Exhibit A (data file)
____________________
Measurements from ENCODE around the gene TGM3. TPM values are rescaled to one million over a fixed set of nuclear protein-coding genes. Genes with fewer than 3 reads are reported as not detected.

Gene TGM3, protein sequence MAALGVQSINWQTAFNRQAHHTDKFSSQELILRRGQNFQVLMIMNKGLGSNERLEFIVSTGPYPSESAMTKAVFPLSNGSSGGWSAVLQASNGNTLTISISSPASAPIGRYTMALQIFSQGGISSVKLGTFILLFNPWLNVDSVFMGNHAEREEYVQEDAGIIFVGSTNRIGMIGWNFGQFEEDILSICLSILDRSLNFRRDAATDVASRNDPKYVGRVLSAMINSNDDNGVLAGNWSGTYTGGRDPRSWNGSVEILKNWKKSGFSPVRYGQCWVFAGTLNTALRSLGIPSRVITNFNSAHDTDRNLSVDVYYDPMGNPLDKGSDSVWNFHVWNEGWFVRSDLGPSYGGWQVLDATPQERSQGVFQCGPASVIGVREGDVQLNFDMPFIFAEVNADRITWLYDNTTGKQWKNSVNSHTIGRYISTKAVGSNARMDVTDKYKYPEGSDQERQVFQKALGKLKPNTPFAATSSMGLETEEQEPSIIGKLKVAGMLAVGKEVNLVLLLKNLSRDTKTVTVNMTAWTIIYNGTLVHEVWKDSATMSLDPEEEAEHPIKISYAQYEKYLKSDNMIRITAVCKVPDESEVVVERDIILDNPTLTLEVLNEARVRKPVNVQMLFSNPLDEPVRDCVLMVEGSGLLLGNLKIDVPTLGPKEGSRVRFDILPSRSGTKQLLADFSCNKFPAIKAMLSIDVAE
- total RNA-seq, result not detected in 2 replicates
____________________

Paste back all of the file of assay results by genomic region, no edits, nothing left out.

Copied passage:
Measurements from ENCODE around the gene TGM3. TPM values are rescaled to one million over a fixed set of nuclear protein-coding genes. Genes with fewer than 3 reads are reported as not detected.

Gene TGM3, protein sequence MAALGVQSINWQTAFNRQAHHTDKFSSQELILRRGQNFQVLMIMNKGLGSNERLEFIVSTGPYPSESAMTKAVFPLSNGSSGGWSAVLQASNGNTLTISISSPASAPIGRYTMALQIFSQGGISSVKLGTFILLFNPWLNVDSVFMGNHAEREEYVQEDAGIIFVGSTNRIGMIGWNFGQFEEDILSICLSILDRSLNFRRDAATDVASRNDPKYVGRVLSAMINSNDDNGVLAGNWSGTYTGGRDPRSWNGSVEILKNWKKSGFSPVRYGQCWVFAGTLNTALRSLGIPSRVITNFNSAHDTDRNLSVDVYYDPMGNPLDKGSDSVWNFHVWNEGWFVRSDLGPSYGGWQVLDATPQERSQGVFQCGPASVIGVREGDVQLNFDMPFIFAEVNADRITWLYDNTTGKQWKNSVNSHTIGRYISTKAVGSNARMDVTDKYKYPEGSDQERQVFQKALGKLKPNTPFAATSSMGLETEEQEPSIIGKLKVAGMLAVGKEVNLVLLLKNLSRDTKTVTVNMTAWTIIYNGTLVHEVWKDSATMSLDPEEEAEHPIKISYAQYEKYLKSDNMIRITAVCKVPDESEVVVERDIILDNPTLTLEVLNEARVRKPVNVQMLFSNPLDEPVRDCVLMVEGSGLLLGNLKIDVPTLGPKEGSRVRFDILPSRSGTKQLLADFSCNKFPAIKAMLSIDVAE
- total RNA-seq, result not detected in 2 replicates